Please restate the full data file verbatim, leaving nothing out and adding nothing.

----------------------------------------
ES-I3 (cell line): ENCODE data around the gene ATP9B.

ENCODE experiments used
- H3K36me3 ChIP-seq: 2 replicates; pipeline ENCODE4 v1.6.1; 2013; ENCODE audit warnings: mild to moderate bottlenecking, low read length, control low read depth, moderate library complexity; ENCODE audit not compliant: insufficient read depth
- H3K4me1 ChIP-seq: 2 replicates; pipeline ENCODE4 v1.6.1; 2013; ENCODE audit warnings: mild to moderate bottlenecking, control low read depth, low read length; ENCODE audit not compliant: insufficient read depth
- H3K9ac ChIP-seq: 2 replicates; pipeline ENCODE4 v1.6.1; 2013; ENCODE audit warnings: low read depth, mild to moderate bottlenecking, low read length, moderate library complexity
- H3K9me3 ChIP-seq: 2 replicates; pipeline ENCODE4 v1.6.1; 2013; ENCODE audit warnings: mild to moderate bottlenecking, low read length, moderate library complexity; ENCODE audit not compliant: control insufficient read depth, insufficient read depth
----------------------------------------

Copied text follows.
ES-I3 (cell line): ENCODE data around the gene ATP9B.

ENCODE experiments used
- H3K36me3 ChIP-seq: 2 replicates; pipeline ENCODE4 v1.6.1; 2013; ENCODE audit warnings: mild to moderate bottlenecking, low read length, control low read depth, moderate library complexity; ENCODE audit not compliant: insufficient read depth
- H3K4me1 ChIP-seq: 2 replicates; pipeline ENCODE4 v1.6.1; 2013; ENCODE audit warnings: mild to moderate bottlenecking, control low read depth, low read length; ENCODE audit not compliant: insufficient read depth
- H3K9ac ChIP-seq: 2 replicates; pipeline ENCODE4 v1.6.1; 2013; ENCODE audit warnings: low read depth, mild to moderate bottlenecking, low read length, moderate library complexity
- H3K9me3 ChIP-seq: 2 replicates; pipeline ENCODE4 v1.6.1; 2013; ENCODE audit warnings: mild to moderate bottlenecking, low read length, moderate library complexity; ENCODE audit not compliant: control insufficient read depth, insufficient read depth